If you are ready to take the big step toward starting your own business, you will have a lot on your plate. You not only need to think about delivering the best products or services that you can, but you also need to consider the legal implications of this major life change.
In this quick guide, we outline some need-to-know issues that you may need to address before you get started. Not every business will need to address each of these, but you should at least consider whether each of these aspects applies to you. Then, when you are ready, contact an experienced Springfield, Missouri attorney to help you take the next steps in the process.
1. Financing the Business
Getting funds to start your company can be tricky. For some companies, the startup investment is minimal, and they can fund the venture themselves. Others may need to consider pulling in third parties to invest or become part owners. You may also be able to get a business loan from your lending institution as well.
Thinking about what you need to not only start the company but also sustain cash flow as you get your feet on the ground is extremely important. The ongoing funds you need to be sustainable is one of the most underestimated items for new business owners.
2. Setting Up a Business Plan
Some new business owners skip this step because they think that it is unnecessary and cumbersome. While it certainly takes some time to develop, having a business plan will help get your company started on the right foot. Creating this plan forces you to think about your target market, long-term planning, expenses, pricing, and a lot more.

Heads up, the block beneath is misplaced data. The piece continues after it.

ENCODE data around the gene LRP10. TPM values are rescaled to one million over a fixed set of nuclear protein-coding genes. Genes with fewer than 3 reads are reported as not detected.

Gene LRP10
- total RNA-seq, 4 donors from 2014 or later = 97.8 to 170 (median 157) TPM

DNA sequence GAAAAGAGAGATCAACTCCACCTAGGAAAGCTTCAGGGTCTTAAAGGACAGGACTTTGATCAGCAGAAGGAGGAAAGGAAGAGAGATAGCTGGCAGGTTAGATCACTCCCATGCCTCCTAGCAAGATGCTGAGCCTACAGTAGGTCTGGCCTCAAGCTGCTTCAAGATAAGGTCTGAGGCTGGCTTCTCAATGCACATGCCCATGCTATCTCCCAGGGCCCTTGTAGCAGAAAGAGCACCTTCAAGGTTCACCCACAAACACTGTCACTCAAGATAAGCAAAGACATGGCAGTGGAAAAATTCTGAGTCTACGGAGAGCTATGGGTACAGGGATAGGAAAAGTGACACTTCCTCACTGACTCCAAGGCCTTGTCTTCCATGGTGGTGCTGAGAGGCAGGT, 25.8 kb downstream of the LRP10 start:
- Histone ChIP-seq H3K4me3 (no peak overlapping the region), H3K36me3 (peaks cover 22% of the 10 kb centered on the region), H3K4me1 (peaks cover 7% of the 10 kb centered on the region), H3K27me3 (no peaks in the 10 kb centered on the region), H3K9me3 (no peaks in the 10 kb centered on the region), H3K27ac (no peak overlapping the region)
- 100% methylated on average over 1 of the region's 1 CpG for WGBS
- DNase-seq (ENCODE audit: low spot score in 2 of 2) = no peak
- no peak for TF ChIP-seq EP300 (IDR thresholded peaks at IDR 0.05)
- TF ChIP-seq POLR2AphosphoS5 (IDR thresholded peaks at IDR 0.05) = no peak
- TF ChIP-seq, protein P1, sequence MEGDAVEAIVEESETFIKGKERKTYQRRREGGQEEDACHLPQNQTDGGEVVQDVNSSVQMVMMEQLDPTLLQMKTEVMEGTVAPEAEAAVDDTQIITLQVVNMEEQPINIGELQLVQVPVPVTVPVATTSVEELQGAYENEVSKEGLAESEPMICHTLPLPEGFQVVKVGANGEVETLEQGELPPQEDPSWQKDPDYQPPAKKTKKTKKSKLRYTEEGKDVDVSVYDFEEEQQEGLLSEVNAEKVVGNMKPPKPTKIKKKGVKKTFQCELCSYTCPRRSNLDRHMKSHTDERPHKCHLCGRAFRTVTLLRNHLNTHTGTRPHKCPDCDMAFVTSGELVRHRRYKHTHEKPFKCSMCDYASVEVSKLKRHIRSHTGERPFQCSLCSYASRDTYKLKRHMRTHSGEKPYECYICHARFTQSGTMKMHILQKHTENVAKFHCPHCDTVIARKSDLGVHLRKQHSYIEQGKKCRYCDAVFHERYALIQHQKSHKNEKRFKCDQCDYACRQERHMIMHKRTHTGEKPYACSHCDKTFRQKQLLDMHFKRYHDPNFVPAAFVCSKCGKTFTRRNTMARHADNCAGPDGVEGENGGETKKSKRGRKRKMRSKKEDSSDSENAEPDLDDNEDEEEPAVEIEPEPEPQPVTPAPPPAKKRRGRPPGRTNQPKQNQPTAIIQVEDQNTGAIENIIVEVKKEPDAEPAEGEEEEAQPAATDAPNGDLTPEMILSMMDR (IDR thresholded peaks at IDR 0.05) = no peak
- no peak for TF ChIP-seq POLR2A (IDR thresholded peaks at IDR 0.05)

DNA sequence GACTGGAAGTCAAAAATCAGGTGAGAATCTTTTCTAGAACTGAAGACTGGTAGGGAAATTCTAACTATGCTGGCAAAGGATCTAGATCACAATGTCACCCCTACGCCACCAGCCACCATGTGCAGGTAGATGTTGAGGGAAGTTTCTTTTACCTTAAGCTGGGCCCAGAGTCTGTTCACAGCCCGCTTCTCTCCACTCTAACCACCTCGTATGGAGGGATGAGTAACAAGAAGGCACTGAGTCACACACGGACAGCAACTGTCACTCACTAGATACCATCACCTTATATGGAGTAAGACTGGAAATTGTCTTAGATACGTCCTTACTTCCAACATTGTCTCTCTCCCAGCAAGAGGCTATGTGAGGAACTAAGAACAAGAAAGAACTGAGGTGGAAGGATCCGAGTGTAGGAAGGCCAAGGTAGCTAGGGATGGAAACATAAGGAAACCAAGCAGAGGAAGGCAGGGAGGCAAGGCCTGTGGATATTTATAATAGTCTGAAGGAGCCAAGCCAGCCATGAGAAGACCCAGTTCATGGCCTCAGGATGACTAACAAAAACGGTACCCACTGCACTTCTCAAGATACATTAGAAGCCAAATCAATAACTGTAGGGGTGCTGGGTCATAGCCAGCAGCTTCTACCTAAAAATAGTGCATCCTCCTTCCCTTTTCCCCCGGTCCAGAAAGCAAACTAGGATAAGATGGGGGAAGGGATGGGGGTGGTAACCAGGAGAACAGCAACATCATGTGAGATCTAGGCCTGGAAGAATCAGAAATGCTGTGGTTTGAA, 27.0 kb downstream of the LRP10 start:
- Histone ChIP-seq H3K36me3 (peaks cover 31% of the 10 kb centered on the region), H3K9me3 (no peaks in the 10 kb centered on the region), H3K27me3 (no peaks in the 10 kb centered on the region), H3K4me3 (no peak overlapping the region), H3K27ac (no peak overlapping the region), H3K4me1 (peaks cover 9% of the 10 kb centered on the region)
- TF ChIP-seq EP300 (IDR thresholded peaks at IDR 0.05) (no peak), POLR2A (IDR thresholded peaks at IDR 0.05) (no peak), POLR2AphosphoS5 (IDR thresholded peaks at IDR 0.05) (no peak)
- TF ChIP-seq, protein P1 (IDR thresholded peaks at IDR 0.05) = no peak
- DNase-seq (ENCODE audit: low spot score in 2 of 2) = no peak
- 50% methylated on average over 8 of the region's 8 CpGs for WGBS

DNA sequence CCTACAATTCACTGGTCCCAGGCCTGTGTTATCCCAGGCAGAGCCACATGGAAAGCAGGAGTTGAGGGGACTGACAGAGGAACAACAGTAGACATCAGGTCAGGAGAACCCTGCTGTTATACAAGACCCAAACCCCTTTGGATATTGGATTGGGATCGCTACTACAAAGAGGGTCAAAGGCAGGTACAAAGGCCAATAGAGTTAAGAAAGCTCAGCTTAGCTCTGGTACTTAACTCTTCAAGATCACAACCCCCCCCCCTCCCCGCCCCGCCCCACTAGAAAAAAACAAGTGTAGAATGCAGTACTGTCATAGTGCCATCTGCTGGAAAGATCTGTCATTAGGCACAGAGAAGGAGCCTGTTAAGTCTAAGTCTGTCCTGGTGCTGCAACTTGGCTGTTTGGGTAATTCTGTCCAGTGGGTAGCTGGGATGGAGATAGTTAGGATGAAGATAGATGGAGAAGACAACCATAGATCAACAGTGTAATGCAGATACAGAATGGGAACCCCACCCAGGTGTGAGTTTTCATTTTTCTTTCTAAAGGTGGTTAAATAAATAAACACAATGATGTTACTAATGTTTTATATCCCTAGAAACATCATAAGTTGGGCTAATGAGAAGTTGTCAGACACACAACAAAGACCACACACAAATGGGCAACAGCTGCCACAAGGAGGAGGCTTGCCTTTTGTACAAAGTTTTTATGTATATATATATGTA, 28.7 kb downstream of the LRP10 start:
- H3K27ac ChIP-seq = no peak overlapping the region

Many lenders will require that you have a business plan to get funding, and investors want some kind of evidence that you know what you are doing before they invest. A business plan can provide that type of reassurance.
3. Choosing the Best Business Entity
Many small businesses start as sole proprietorships. However, that does not mean that they should stay that way. There are many legal benefits to choosing a different structure, depending on your type of business and financial needs. You should review the pros and cons with your attorney and determine which option will work best for you.
A Limited Liability Company (LLC) is a very popular choice, but is not a one-size-fits-all solution. Additionally, creating an LLC is more involved than it may seem, requiring not only the initial filing(s) with the Secretary of State, but also requiring an operating agreement, as well as often needing first meeting minutes, share or unit certificates, tax identification numbers, Transfer On Death (TOD) designations, as well as many other items. It is best to consult with an attorney when making these decisions, and many clients hire an attorney to create many or all of the above documents.
4. Naming the Business
Picking out a catchy or fun name can be a challenge. As you go through that process, you should also note that your business name needs to meet precise legal specifications, as well. For example, you may not be able to have the same name as another business in Missouri; and if you do, it can create special legal problems that you really should understand, prior to investing in your business cards, letterhead, website, and promotional items. If you plan to operate in other states, you will have all the same issues operating in that state, also, so it is important to have a keen understanding of what is at stake and the issues involved.